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Thoughts like those are normal. After all, we tend to remember lasting psychological trauma more vividly than fleeting joy. But if you dig deep, you’ll rediscover that the ’90s gave us so much to fondly revisit. Consider the four pillars of true ’90s culture.

Boy Bands

We all pretended to hate them, but watch us come alive at a karaoke bar when “I Want It That Way” comes on. Arguably more influential than Brit Pop and Grunge put together, because hello – Justin Timberlake. He’s a legitimate cultural gem.

Man-Child Movies

Adam Sandler is just behind The Simpsons in terms of his influence on humor. Somehow his man-child schtick didn’t get old until the aughts, and his success in that arena ushered in a wave of other man-child movies from fellow ’90s comedians. RIP Chris Farley (and WTF Rob Schneider).

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Teen Angst

In horror, dramas, comedies, and everything in between: Troubled teens! Getting into trouble! Who couldn’t relate to their First World problems, plaid flannels, and lose grasp of the internet?

Mainstream Nihilism

From the Coen Bros to Fincher to Tarantino, filmmakers on the verge of explosive popularity seemed interested in one thing: mind f*cking their audiences by putting characters in situations (and plot lines) beyond anyone’s control.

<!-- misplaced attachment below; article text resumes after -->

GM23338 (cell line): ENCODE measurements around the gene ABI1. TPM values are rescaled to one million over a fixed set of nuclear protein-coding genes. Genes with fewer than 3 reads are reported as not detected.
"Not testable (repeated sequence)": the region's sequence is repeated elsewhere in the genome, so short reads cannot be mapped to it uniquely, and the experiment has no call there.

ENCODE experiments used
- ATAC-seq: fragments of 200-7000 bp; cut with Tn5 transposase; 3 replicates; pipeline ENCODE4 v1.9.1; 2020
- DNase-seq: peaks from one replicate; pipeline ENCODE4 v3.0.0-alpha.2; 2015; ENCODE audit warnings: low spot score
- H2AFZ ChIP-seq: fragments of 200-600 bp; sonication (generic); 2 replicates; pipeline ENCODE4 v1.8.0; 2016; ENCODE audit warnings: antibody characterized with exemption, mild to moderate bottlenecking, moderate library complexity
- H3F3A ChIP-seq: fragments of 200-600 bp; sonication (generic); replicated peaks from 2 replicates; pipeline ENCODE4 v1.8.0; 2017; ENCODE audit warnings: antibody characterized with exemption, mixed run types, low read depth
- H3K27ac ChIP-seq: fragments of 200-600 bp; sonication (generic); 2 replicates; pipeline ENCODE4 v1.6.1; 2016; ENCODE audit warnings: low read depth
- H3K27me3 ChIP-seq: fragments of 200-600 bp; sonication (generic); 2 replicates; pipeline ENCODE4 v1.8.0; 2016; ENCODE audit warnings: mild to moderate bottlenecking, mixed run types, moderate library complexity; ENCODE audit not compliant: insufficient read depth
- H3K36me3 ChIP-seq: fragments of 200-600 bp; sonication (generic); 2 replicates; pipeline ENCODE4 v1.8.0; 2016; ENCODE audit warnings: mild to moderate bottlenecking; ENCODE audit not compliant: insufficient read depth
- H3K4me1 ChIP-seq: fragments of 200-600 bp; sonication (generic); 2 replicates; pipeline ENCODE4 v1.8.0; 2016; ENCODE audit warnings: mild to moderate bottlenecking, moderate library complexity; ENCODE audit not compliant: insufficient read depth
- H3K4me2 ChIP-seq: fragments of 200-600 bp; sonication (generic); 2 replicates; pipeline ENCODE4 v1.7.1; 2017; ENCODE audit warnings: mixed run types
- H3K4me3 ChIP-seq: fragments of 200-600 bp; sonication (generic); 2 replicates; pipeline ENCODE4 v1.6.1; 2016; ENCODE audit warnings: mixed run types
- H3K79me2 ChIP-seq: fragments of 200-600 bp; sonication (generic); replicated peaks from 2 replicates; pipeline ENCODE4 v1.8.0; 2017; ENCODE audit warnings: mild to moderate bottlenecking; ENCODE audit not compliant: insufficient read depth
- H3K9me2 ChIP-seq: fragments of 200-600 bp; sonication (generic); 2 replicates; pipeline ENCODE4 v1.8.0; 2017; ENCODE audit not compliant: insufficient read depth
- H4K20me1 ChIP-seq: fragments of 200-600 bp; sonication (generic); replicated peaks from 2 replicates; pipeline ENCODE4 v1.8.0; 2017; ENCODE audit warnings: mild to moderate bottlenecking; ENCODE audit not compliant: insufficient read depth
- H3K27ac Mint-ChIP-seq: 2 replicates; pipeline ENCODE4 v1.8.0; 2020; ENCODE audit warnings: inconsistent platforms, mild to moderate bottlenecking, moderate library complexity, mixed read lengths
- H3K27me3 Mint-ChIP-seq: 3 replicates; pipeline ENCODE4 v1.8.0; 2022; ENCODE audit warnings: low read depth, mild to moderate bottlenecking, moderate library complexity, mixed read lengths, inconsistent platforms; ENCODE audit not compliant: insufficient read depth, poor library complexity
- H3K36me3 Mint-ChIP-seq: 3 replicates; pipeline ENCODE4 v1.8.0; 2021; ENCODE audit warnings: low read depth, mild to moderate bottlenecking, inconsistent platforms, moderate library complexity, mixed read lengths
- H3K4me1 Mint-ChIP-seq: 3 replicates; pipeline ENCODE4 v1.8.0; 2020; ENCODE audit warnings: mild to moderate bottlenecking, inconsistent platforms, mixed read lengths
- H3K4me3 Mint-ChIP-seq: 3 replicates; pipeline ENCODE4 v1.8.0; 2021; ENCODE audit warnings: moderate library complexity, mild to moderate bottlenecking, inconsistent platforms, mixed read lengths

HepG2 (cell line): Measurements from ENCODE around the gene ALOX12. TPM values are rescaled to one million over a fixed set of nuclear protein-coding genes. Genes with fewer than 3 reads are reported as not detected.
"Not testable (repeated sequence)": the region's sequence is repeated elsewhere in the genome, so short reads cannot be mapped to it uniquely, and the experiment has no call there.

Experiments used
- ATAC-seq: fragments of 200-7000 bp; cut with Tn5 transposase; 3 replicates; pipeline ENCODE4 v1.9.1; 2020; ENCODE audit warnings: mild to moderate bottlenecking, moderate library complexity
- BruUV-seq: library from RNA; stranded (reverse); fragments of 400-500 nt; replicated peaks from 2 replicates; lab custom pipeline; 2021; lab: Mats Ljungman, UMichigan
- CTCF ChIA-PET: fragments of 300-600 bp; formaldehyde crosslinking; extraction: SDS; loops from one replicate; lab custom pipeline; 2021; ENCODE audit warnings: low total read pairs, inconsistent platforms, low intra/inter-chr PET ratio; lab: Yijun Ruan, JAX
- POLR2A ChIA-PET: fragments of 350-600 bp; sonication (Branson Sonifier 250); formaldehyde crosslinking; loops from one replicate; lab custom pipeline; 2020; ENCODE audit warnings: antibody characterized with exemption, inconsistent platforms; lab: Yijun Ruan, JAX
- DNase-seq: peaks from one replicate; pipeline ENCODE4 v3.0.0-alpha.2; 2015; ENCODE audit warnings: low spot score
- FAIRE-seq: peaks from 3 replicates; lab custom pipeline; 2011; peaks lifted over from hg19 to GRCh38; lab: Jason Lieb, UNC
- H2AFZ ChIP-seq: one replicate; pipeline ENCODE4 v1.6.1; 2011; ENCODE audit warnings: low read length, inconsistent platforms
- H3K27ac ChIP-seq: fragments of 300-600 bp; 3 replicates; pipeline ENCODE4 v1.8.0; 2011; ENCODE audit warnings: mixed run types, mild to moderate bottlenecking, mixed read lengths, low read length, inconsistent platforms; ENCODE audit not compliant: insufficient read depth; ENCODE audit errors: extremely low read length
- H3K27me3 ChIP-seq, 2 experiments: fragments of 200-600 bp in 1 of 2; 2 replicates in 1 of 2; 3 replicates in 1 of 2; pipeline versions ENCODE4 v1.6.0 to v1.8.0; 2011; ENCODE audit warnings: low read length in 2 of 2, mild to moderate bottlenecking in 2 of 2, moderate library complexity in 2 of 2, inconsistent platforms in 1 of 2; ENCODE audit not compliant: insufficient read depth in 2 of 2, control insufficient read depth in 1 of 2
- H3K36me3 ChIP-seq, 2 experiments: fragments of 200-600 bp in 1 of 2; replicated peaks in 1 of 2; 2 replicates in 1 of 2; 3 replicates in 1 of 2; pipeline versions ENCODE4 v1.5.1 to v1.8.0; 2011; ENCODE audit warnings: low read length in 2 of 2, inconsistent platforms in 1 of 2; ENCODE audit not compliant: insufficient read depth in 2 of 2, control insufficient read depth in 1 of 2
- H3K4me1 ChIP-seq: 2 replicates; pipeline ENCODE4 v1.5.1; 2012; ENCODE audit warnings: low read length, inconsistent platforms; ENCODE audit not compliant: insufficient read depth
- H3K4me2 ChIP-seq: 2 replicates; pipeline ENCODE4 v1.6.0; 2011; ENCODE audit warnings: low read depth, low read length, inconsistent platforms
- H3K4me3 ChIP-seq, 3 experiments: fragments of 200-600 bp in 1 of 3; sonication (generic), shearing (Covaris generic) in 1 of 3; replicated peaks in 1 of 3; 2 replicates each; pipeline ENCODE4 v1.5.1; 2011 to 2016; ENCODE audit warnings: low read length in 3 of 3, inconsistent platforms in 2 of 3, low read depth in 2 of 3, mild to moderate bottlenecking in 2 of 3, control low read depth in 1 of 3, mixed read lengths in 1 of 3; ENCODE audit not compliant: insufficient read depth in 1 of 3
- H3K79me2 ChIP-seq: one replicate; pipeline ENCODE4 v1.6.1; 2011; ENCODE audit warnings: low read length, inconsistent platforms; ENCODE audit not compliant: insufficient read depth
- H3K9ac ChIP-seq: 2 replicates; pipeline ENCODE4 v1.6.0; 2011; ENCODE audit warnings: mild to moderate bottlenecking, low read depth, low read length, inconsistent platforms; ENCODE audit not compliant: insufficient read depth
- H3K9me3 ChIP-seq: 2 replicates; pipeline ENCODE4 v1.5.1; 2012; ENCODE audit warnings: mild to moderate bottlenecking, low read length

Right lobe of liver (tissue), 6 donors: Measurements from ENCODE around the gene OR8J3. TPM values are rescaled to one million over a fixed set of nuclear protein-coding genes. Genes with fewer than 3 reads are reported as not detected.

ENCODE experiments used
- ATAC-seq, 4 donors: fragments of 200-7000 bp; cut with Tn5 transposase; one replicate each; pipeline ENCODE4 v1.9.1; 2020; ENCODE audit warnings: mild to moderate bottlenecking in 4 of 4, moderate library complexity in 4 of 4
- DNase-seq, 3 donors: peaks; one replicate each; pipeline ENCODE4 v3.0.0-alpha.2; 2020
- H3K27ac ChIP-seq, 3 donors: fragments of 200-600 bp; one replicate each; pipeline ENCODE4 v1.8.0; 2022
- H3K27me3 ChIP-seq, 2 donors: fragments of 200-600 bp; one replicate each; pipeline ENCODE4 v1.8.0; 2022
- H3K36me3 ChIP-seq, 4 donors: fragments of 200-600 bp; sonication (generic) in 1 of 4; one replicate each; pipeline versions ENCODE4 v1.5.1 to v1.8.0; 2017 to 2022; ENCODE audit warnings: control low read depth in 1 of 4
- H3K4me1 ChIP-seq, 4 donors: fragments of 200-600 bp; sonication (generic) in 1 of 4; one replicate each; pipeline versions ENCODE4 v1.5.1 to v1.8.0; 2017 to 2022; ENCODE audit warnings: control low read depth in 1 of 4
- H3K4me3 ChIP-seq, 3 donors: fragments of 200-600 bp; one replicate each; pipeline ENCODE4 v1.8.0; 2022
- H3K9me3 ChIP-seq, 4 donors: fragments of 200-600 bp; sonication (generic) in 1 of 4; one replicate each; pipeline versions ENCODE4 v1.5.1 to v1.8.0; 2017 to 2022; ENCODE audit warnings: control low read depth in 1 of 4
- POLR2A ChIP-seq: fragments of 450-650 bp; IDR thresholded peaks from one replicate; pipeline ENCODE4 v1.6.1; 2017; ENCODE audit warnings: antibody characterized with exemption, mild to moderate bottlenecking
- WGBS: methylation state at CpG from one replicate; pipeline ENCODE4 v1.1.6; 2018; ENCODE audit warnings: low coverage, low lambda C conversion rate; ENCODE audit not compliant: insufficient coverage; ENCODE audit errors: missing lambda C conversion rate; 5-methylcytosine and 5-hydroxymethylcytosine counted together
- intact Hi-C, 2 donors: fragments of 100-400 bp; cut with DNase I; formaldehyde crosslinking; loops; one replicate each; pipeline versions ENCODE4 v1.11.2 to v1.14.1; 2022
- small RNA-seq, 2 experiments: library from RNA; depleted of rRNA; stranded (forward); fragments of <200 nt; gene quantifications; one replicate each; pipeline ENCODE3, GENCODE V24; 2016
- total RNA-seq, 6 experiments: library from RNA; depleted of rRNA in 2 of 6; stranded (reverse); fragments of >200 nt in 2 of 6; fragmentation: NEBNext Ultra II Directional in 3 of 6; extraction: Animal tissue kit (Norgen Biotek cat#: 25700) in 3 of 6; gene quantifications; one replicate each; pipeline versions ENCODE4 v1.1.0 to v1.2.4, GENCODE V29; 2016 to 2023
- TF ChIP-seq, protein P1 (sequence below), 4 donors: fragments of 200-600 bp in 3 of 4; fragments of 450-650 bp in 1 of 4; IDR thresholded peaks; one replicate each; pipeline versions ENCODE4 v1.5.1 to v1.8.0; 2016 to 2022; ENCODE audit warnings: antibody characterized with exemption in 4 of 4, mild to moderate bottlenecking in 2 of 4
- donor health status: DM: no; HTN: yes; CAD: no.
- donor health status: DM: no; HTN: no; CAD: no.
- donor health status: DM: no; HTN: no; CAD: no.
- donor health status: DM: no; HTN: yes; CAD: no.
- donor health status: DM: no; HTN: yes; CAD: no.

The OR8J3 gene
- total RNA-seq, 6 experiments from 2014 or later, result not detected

Feeling better about that walk down memory lane? Good. Enjoy the revival.

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And revisit some important ’90s classics all this weekend during IFC’s ’90s Marathon. Check out the full schedule here.

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Get Physical

DVDs are the new Vinyl

Portlandia Season 7 Now Available On Disc.

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In this crazy digital age, sometimes all we really want is to reach out and touch something. Maybe that’s why so many of us are still gung-ho about owning stuff on DVD. It’s tangible. It’s real. It’s tech from a bygone era that still feels relevant, yet also kitschy and retro. It’s basically vinyl for people born after 1990.

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Inevitably we all have that friend whose love of the disc is so absolutely repellent that he makes the technology less appealing. “The resolution, man. The colors. You can’t get latitude like that on a download.” Go to hell, Tim.

Yes, Tim sucks, and you don’t want to be like Tim, but maybe he’s onto something and DVD is still the future. Here are some benefits that go beyond touch.

It’s Decor and Decorum

With DVDs and a handsome bookshelf you can show off your great taste in film and television without showing off your search history. Good for first dates, dinner parties, family reunions, etc.

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Forget Public Wifi

Warm up that optical drive. No more awkwardly streaming episodes on shady free wifi!

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Inter-not

Internet service goes down. It happens all the time. It could happen right now. Then what? Without a DVD on hand you’ll be forced to make eye contact with your friends and family. Or worse – conversation.

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Self Defense

You can’t throw a download like a ninja star. Think about it.

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If you’d like to experience the benefits DVD ownership yourself, Portlandia Season 7 is now available on DVD and Blue-Ray.